Beef Collops for Collop Monday – An easy and delectable historical recipe that would have been served on Collop Monday, in the week preceding Shrove Tuesday and Ash Wednesday. Slices of beef are simmered in a rich beef stock and wine sauce before being served with fried bread, a pre-Lenten dish from many years ago.
Sliced Beef Steak in a Rich Beef Stock & Wine Gravy
I find it very sad how many of our traditional food customs have fallen by the wayside in the twenty-first century; the demise of so many wonderful feasts and festivals, whether they be sacred or secular, have been overtaken by national Cup Cake Day or Nutella day……NOT that there is anything wrong with these obviously popular days, but wouldn’t it be nice to remember the old feast days that are linked to our British calendar as well as these modern consumer driven advertisements. Or, I am just plain old-fashioned? One date on my calendar is Collop Monday, and today, February the 12th is Collop Monday this year. Collop Monday used to be just as important and popular as Shrove Tuesday, now known more commonly as Pancake day; it was a day when luxury foods such as meat, eggs and butter were used in special pre-Lenten dishes, it was quite simply the last opportunity for eating meat before Lent. Any fresh meat that was available was sliced into steaks and often salted to preserve it until the end of the period of Lenten fasting. Collops were enjoyed for breakfast on this day along with slices of fried bread, fried in butter of course. The origins of the word collop are not clear, but it is thought that the word comes from the Swedish word “Kalops” or the French word “Escalopes” both words meaning slices of meat or thin cuts of meat. To further confuse the matter, “Scotch Collops” are different again and are little rissoles or patties of minced meat with suet and onions, that are roasted in a gravy similar to “Faggots”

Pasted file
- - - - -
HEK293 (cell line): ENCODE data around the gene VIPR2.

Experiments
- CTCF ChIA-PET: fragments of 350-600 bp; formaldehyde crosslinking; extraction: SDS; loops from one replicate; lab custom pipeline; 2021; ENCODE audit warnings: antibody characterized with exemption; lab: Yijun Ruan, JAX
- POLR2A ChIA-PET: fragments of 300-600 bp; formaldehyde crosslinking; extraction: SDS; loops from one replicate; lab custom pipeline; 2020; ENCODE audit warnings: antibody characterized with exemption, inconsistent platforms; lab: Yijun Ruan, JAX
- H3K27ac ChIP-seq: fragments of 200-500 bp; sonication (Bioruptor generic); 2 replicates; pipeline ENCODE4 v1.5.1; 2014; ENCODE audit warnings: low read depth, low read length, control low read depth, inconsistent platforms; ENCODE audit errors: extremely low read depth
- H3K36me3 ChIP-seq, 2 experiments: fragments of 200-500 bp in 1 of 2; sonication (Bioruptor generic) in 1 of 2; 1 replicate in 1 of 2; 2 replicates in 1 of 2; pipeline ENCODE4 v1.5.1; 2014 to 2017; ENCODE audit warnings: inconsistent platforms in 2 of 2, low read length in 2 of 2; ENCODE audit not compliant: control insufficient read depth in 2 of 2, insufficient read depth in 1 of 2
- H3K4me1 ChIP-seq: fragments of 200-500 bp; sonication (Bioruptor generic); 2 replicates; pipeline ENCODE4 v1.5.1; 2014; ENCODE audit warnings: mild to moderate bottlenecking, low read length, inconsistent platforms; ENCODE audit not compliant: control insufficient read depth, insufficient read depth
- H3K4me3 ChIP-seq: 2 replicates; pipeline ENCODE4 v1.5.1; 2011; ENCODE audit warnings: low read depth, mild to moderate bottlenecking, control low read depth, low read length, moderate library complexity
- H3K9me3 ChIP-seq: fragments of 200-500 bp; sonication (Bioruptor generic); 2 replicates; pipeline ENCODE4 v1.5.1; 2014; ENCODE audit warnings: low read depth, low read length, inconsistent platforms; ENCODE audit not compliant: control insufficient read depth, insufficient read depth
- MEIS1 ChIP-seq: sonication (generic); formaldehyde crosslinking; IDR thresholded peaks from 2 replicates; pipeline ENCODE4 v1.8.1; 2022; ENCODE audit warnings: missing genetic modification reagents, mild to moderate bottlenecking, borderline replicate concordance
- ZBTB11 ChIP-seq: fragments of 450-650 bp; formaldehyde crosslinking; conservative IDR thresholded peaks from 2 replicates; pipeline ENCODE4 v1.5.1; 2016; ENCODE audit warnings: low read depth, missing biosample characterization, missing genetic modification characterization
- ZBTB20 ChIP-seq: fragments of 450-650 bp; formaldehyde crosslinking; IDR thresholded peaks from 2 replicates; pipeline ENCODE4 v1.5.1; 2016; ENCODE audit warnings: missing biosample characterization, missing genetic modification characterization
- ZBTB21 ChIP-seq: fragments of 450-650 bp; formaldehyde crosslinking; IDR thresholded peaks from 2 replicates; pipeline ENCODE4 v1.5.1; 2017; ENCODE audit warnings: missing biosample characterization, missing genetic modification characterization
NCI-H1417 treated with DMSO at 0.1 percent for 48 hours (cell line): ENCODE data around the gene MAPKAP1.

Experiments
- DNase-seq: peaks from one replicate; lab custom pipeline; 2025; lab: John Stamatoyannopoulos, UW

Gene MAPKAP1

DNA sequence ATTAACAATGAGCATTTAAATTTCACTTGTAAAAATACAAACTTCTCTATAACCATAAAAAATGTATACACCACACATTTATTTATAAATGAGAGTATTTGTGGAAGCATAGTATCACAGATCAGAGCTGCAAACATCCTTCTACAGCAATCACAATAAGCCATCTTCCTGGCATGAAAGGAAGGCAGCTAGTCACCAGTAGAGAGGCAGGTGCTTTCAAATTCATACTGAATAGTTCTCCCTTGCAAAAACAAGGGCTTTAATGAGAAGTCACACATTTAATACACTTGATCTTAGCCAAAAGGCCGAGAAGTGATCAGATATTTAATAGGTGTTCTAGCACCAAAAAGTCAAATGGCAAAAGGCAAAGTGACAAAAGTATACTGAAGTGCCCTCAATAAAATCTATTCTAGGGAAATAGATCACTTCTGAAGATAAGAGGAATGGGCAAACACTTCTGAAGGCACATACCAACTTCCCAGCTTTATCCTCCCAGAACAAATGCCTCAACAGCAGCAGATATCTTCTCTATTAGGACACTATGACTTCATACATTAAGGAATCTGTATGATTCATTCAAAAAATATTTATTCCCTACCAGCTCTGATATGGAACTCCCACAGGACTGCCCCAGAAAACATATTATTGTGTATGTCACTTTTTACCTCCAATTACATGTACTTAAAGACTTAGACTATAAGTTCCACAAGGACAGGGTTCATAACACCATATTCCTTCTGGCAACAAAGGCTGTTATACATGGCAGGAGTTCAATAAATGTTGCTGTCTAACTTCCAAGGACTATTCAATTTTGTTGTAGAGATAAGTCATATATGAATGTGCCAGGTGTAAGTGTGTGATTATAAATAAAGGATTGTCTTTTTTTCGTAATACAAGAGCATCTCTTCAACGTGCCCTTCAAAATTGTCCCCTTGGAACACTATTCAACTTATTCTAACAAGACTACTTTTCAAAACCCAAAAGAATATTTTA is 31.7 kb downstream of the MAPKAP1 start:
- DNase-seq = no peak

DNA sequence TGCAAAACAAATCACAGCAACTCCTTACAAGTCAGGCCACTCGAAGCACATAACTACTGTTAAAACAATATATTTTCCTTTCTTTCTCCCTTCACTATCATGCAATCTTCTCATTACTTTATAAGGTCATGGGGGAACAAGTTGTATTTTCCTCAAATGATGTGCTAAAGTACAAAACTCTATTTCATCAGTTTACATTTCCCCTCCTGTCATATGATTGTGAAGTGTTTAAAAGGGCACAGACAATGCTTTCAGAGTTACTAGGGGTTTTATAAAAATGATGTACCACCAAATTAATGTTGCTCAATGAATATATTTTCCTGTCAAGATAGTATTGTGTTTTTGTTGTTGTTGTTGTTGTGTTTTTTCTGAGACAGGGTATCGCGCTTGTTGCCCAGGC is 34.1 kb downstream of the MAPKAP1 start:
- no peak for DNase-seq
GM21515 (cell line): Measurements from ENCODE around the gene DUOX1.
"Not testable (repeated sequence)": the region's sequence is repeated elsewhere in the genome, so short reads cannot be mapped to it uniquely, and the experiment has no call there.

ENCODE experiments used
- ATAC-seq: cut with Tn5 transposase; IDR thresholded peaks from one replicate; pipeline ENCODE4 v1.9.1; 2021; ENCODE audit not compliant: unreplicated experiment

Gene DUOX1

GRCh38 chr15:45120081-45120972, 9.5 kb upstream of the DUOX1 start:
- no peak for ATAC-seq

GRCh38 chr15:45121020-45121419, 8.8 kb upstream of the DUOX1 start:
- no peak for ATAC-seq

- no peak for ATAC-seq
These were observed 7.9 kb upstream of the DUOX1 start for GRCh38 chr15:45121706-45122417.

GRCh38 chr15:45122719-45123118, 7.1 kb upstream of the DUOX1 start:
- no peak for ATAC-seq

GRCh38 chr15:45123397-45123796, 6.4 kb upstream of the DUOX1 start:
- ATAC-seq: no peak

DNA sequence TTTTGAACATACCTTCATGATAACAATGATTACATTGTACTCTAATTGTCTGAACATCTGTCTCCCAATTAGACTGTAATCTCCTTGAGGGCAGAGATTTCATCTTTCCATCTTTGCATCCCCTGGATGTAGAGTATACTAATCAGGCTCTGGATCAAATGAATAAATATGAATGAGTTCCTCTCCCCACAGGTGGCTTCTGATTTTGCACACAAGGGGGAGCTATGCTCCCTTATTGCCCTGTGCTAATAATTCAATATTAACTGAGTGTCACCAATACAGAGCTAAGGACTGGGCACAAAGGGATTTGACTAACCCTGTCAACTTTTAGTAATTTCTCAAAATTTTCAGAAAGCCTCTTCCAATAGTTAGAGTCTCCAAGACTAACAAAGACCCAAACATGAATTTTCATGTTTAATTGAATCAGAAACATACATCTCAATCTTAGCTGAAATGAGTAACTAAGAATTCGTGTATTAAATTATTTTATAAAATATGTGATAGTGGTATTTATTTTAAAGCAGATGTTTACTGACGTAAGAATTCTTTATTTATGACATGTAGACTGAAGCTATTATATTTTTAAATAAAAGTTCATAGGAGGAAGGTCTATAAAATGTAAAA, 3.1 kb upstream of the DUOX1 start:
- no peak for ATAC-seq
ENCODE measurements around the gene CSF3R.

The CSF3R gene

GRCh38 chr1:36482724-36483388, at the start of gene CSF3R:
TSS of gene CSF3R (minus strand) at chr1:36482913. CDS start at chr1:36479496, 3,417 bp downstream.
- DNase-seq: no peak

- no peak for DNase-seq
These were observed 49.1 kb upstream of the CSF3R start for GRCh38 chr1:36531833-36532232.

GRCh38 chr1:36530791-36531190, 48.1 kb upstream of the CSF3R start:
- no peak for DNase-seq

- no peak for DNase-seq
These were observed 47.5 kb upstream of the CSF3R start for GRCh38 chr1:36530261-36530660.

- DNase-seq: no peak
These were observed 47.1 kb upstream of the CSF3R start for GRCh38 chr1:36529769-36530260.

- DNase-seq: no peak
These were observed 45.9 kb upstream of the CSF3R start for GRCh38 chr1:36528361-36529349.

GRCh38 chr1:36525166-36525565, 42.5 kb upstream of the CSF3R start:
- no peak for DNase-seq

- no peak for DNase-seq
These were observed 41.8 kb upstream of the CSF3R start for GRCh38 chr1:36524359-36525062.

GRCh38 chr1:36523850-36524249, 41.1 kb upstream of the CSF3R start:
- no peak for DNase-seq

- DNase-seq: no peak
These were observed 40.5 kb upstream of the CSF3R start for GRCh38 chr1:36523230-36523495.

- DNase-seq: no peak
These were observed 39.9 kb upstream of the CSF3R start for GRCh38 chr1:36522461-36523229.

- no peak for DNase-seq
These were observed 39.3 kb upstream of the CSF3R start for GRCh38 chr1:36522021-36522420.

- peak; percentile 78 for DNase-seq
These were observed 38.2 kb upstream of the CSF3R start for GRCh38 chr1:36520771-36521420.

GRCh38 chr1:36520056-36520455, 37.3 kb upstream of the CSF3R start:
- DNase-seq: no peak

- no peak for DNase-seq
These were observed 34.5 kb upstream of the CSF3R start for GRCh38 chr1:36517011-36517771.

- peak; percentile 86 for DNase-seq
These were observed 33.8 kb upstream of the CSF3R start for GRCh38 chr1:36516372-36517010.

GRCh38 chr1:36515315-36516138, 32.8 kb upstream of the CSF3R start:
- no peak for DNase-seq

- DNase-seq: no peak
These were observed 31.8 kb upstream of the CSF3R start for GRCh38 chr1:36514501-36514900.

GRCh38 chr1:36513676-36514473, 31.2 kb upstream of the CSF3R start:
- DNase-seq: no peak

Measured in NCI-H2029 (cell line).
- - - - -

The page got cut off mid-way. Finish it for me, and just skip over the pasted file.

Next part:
My grandmother, who was from the North East of England, also called slices of bacon collops, and she would serve bacon collops with fried eggs on Collop Monday, old fashioned bacon and eggs then…….and so the plot thickens. Whatever the true meaning of a collop, all I know is that I would love any of them to be served to me as a meaty treat before Lent. And, it is the more traditional beef collops that I have chosen to share with you today, for several reasons; firstly, I had two nice fillet steaks in the freezer that needed using up and secondly I also had a smidgen of red wine left from Sunday lunch, so I decided to combine all of these fabulous ingredients and make a Beef Collop dish.
This historical recipe comes from one of my favourite books of all times, Cattern Cakes and Lace by Julia Jones and Barbara Deere, which is wonderful seasonal record of many of our old feasts and festivals with associated recipes, of which Beef Collops is one. The recipe was easy to make and extremely tasty, the rich beef stock was left over from a Sunday beef joint a few weeks ago, that I popped into the freezer, but you could use a high quality commercial brand if you don’t gave homemade stock to hand. I am now about to shoot off and make MORE pancake batter for tomorrow, and I hope you have enjoyed today’s historical British recipe, and maybe you’ll have the time to try some Beef Collops for yourself this Collop Monday! Enjoy tomorrow, I’ll be on standby for pancake making, armed with my frying pan, free-range eggs and butter, bye for now, Karen.